(Recasts with the venture statement)
ALMATY, June 6 The troubled Kashagan oil
development has named an executive from U.S. firm Exxon Mobil
to run the venture while also streamlining its
complicated structure in an attempt to fix the beleaguered $50
billion project offshore Kazakhstan.
The group said on Friday Stephane de Mahieu, an Exxon
secondee, had become managing director as of May 1, 2014.
However, it denied a report in industry publication Nefte
Compass that Exxon would take over as operator of Kashagan
saying that instead all seven oil firms involved will be
effectively operators through a rejigged venture.
"The appointment of an ExxonMobil secondee to managing
director does not mean that Exxon is taking over the
operatorship of North Caspian Sea Production Sharing Agreement,"
a spokesman for the venture Hans Wenck said.
After delays and cost overruns, production at Kashagan - one
of the world's biggest finds of the past decades - finally
started last September but was halted in early October after the
discovery of gas leaks in the pipeline network.
Oil output may not restart until early 2016, Kazakh
officials said in May, urging foreign partners to start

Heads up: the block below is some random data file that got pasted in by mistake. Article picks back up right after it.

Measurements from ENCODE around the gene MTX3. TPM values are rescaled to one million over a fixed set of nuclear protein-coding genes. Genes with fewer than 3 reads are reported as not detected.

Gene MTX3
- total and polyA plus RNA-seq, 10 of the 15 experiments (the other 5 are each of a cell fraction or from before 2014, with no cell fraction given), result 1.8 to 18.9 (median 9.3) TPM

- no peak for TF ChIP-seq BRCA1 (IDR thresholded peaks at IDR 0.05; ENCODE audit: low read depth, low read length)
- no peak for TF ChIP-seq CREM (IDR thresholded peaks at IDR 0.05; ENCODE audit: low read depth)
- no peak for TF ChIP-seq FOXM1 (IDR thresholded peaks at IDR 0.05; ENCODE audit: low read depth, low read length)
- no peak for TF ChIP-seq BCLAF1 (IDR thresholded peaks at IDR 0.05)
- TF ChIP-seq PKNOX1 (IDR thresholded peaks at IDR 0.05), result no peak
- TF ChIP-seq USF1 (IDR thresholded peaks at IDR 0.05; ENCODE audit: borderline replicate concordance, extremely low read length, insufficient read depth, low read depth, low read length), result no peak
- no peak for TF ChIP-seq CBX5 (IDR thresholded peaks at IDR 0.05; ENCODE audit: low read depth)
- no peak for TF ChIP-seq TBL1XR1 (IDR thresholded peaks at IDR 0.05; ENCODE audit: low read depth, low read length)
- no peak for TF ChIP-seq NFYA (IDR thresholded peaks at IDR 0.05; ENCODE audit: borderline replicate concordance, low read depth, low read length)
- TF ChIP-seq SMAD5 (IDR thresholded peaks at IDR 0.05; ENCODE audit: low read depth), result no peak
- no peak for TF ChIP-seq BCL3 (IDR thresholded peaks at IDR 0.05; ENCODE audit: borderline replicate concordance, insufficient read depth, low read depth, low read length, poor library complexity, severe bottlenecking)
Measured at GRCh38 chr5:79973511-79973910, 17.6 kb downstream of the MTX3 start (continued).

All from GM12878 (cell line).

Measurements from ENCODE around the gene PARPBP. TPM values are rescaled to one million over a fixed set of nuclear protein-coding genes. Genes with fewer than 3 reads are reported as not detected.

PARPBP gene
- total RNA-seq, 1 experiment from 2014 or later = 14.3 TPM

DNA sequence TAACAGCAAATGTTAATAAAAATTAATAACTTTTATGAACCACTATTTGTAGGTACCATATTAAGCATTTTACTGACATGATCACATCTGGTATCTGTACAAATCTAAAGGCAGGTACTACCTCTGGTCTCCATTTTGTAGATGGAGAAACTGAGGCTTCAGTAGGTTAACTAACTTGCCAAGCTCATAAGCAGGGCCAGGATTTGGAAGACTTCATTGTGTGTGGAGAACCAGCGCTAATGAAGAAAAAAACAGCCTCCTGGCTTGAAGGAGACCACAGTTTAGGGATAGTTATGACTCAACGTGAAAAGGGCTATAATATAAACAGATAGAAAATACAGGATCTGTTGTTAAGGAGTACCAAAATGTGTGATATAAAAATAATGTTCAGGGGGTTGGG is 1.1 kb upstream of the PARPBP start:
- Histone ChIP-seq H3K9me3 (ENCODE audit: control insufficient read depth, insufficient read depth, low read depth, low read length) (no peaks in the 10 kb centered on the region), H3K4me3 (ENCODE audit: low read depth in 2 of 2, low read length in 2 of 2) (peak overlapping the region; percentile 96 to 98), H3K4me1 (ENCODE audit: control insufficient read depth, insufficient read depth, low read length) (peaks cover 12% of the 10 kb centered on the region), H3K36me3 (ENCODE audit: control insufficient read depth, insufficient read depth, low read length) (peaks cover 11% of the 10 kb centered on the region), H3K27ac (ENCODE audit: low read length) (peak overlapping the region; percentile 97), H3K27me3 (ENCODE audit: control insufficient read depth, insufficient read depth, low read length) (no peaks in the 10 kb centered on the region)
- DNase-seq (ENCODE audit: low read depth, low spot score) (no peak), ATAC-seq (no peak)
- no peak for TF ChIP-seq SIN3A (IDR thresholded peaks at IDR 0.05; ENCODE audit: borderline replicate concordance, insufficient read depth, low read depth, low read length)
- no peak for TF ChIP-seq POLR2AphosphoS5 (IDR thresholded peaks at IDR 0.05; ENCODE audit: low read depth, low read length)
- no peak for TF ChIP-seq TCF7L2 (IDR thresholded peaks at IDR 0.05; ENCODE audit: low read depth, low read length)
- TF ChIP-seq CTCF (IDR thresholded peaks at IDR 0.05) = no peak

replacing leaky pipelines at the deposit.
Italy's Eni was given the job of operating the
project in 2001. It later lost its role as the sole lead
operator following major delays and cost overruns.
The Kashagan shareholders are Eni, Exxon Mobil, Royal Dutch
Shell, France's Total and Kazakh state oil
company Kazmunaigas, each with 16.8 percent, and Japan's Inpex
and China National Petroleum Corp. (CNPC) as junior
The seven firms will continue to oversee the managing
But under the new scheme, the reformed joint venture, run by
the managing director, will be responsible for drilling,
development and production at the same time, whilst in the past
those responsibilities were split in a complicated way between
Eni, Kazmunaigas, Shell and Exxon.
No changes to the production sharing agreement or the
project's ownership structure are envisioned as a result of the
planned transition, the venture said in a statement.
Working "under one umbrella" means that workflows will be
more efficient, Wenck said.
The field was meant to be producing 370,000 barrels per day
at the peak of the first phase which is likely to be achieved
only a few years after the field restart.
(Reporting by Dmitry Zhdannikov in London and Dmitry Solovyov
in Almaty, editing by William Hardy)